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MerdeToken: It's Some Hot Shit

Do not use this contract: It deliberately contains a bug!

This is a submission to the Underhanded Solidity Coding Contest. As required by the contest rules, everything here is licensed under CC BY-SA 3.0.

The Sales Pitch

MerdeToken (MDT) is our new coin offering. You can tell we're legit because we've selected a trusted third party to enforce withdrawal limits to protect your invested funds. Please inspect our contract carefully, verify that the contract instance has the correct address of the trusted third party, and then invest!

  • By sending ETH to the deposit method, you will receive an equivalent amount of MDT.
  • The contract implements a minimal ERC-20 sub-set so you can transfer your tokens.
  • The contract uses onlyOwner and onlyTrustedThirdParty modifiers. Only the trusted third party can change the withdrawal limit, and only the owner can withdraw ETH (up to the withdrawal limit).
  • We have some bonus code functionality that will be completed in a later contract. You can ignore that for now.

The bug (spoilers below)

As far as I know, this submission and its exploit only rely on expected Solidity behaviour, and don't take advantage of any compiler or EVM bugs.

The bug is in the following line in popBonusCode():

require(bonusCodes.length >= 0);

This condition is always true since array lengths are unsigned. The code was trying to check that the array was not empty so it should have used > instead of >=. This is a common off-by-one bug that could plausibly be dismissed as coder error. Furthermore, the bug is in a part of the contract completely unrelated to funding.

Buggy or not, it doesn't appear as though any of the bonus code methods could influence the funding mechanisms at all. I believe that is the significance of this submission: mistakes in dynamic array handling can result in total contract compromise in non-obvious ways.

Mitigation idea 1: MerdeToken.sol compiled without warnings using solc version 0.4.13+commit.0fb4cb1a.Linux.g++. Tautologically true conditions in require() statements should probably produce warnings since they are highly suggestive of bugs (malicious or otherwise).

Solidity Storage Layout

Before we can describe how to take advantage of this bug, we need to take a brief digression through the solidity storage layout scheme. For full details, see the Miscellaneous section of the solidity documentation.

The storage for a contract is addressed by 256-bit pointers. All storage variables for the contract are stored at different offsets in this single memory space. The layout algorithm attempts to ensure that these storage locations don't overlap or collide.

Ignoring some details about packing, every variable occupies a 32-byte "slot" in storage that is allocated in order of the variable declaration, starting at address 0. The first 32-byte variable will be at address 0, the second at address 1, and so on. Because mappings and dynamic arrays have fluctuating sizes, their contents cannot be stored inline in the slots. To solve this, hashing is used.

  • In the case of a mapping, the value mapped by key k is stored at address keccak256(k . p) where . is concatenation, p is the slot that would've been occupied by the mapping if it was a normal type (this slot is reserved), and keccak256 is a hash function. If you were able to find a value of k where k . p hashes to all 0 bytes, then you could overwrite the first storage slot. However, this is infeasible since the output range of keccak256 is too large, and keccak256 is believed to be a cryptographically secure hash function.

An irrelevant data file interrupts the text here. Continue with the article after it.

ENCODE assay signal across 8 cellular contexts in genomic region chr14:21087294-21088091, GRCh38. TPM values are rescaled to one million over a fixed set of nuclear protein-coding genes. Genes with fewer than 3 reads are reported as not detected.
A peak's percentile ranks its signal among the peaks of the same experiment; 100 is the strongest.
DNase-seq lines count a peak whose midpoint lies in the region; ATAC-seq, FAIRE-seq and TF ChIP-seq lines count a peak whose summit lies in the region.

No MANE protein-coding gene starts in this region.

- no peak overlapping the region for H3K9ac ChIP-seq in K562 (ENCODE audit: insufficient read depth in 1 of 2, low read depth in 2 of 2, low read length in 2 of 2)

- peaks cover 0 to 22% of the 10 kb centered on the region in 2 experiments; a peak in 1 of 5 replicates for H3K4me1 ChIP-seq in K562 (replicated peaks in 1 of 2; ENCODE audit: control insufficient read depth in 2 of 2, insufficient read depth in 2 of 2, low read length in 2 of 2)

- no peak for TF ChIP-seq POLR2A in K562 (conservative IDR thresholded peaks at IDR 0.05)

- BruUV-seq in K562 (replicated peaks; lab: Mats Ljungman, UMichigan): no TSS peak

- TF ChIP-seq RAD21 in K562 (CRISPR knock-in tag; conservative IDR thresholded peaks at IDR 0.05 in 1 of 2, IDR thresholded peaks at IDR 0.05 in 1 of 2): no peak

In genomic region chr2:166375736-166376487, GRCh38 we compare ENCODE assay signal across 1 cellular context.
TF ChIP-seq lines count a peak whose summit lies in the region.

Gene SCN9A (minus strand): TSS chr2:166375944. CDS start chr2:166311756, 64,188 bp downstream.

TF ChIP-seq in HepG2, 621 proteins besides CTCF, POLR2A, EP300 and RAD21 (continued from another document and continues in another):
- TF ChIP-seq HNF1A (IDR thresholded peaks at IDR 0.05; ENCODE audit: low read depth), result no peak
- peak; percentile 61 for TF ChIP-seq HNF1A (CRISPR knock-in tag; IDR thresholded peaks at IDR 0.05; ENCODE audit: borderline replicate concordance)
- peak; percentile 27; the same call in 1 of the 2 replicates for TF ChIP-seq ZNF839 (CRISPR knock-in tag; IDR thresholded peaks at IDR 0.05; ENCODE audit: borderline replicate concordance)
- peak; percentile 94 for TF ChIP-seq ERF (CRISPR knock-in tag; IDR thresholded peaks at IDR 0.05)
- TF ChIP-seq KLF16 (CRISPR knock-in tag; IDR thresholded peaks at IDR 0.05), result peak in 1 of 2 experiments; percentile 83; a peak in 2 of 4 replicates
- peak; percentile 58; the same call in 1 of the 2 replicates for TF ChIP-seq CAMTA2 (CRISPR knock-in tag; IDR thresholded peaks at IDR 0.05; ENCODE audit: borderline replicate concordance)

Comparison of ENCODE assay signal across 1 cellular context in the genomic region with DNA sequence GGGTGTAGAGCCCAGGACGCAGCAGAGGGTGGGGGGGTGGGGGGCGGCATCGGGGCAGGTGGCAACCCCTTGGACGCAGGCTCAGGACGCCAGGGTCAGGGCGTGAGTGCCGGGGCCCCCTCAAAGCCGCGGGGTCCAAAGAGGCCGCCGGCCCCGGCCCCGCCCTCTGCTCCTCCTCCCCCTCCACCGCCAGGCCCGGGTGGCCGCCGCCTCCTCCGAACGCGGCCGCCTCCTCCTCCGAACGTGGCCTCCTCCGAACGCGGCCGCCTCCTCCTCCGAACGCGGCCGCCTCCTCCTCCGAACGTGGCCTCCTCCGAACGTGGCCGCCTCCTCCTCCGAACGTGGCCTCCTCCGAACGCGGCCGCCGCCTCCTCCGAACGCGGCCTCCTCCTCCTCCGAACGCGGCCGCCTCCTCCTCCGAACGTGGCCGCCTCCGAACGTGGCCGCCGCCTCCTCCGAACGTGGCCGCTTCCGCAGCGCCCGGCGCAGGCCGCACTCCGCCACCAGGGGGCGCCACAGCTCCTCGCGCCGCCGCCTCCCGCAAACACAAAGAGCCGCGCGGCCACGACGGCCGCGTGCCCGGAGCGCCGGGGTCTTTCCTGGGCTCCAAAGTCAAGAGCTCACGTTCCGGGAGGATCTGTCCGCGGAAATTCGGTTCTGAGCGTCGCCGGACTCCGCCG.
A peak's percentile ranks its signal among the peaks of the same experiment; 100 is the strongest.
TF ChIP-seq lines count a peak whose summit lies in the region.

• In the case of a dynamic array, the reserved slot contains the length of the array as a uint256, and the array data itself is located sequentially at the address keccak256(p). Again, the chances of a collision, even for large arrays, are so small that they can be ignored.

In general, user-provided data cannot influence storage locations without going through the keccak256 hash function, the output of which is infeasible to influence. However, there is one exception: Dynamic arrays are stored sequentially starting at their hashed offset. If the index into this array is under attacker control, then the storage address is also controlled, within the bounds of the array. Of course, realistic array sizes will be insignificant compared to the keccak256 range (but keep reading).

Mitigation idea 2: Consider whether it makes sense to apply a dynamic array's index prior to hashing, rather than after (making it essentially equivalent to a mapping combined with a length variable). Of course this would cause the array layout to be non-sequential which may have performance implications (?).

Dynamic array length

Let's return to our contract's bug. Since the require guard is ineffective, the contract owner can attempt to underflow an array size by executing the following code when the length of the bonusCodes array is 0:

bonusCodes.length--; // No pop() method?

The length attribute seems to be treated as a normal variable since this operation causes the array length to wrap up to the maximum uint value, 2^256 - 1. At this point, bounds checking on the array has been effectively bypassed since all indices will be valid (except 2^256 - 1).

Since the owner can call modifyBonusCode to alter any element in the array, which now encompasses nearly all of the storage address space thanks to wrapping, arbitrary writes to any location in storage are possible. This is somewhat analogous to C-style pointer manipulation bugs.

Mitigation idea 3: A pop method on arrays that throws an exception when applied to an empty array seems an obvious counterpart to the push method. Ideally contracts would be prevented from directly modifying array lengths since a similar issue can also arise if attacker-controlled, arbitrarily large inputs are added to array lengths.